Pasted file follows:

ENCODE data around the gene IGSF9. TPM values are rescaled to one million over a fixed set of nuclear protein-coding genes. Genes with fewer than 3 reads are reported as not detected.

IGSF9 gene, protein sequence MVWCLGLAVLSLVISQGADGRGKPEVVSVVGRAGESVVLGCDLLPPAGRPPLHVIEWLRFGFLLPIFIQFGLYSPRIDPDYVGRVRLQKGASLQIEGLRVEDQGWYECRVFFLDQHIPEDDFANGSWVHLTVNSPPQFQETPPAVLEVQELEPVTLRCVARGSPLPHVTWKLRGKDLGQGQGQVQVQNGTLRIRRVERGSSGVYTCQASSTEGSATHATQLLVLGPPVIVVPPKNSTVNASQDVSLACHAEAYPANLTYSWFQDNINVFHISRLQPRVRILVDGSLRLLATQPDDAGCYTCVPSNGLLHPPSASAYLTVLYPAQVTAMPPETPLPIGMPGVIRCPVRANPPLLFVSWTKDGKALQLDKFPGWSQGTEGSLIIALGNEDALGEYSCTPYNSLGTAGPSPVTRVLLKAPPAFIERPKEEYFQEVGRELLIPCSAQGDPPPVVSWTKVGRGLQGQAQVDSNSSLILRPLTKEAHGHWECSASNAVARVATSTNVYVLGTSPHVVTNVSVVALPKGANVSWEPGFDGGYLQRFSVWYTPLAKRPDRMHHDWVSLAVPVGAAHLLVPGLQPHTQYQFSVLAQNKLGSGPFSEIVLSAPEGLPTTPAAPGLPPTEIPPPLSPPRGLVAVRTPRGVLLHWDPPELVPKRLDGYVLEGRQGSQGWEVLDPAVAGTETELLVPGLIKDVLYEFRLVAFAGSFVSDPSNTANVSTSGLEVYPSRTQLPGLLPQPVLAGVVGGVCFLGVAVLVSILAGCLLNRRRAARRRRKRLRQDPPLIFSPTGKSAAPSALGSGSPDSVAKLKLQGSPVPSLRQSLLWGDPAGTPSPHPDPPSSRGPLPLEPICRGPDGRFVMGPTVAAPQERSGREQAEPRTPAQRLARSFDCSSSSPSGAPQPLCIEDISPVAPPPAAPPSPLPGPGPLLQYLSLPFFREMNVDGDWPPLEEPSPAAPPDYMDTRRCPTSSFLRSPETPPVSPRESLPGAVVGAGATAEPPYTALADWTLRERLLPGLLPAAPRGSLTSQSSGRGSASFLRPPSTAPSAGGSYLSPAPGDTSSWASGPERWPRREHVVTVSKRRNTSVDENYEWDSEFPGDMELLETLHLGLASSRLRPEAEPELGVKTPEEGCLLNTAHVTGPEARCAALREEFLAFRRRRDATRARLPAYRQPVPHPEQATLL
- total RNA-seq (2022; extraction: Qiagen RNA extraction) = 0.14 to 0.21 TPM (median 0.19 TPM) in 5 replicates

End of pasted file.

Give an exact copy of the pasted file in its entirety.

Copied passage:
ENCODE data around the gene IGSF9. TPM values are rescaled to one million over a fixed set of nuclear protein-coding genes. Genes with fewer than 3 reads are reported as not detected.

IGSF9 gene, protein sequence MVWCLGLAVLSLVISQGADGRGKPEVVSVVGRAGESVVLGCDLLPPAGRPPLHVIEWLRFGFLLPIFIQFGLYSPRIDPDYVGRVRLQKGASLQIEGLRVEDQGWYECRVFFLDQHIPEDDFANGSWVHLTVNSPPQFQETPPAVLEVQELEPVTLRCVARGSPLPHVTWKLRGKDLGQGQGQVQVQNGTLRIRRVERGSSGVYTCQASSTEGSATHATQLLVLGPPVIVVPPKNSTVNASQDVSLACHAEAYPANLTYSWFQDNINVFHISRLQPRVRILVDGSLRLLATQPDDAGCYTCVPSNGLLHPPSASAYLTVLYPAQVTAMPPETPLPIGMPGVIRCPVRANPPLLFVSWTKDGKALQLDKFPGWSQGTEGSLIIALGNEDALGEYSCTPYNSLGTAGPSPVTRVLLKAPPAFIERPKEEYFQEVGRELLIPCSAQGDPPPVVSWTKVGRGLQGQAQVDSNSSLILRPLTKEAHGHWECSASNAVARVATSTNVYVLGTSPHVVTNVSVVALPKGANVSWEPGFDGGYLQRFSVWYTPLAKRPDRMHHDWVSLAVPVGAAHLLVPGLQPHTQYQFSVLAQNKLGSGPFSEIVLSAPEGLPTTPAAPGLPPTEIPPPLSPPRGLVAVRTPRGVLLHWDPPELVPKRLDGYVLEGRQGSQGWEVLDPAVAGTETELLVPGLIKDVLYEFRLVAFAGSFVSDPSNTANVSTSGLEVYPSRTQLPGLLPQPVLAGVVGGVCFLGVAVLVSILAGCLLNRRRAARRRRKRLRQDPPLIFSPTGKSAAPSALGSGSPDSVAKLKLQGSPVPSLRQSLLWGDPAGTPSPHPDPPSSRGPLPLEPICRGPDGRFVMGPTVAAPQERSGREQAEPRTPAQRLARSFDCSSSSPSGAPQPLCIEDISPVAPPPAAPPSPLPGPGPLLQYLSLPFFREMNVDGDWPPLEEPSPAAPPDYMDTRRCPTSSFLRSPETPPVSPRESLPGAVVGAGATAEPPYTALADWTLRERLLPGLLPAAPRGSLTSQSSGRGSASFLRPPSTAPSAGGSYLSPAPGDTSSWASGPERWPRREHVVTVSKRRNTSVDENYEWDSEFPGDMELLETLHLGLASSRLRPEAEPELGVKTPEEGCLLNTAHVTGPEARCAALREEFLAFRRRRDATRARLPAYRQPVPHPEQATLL
- total RNA-seq (2022; extraction: Qiagen RNA extraction) = 0.14 to 0.21 TPM (median 0.19 TPM) in 5 replicates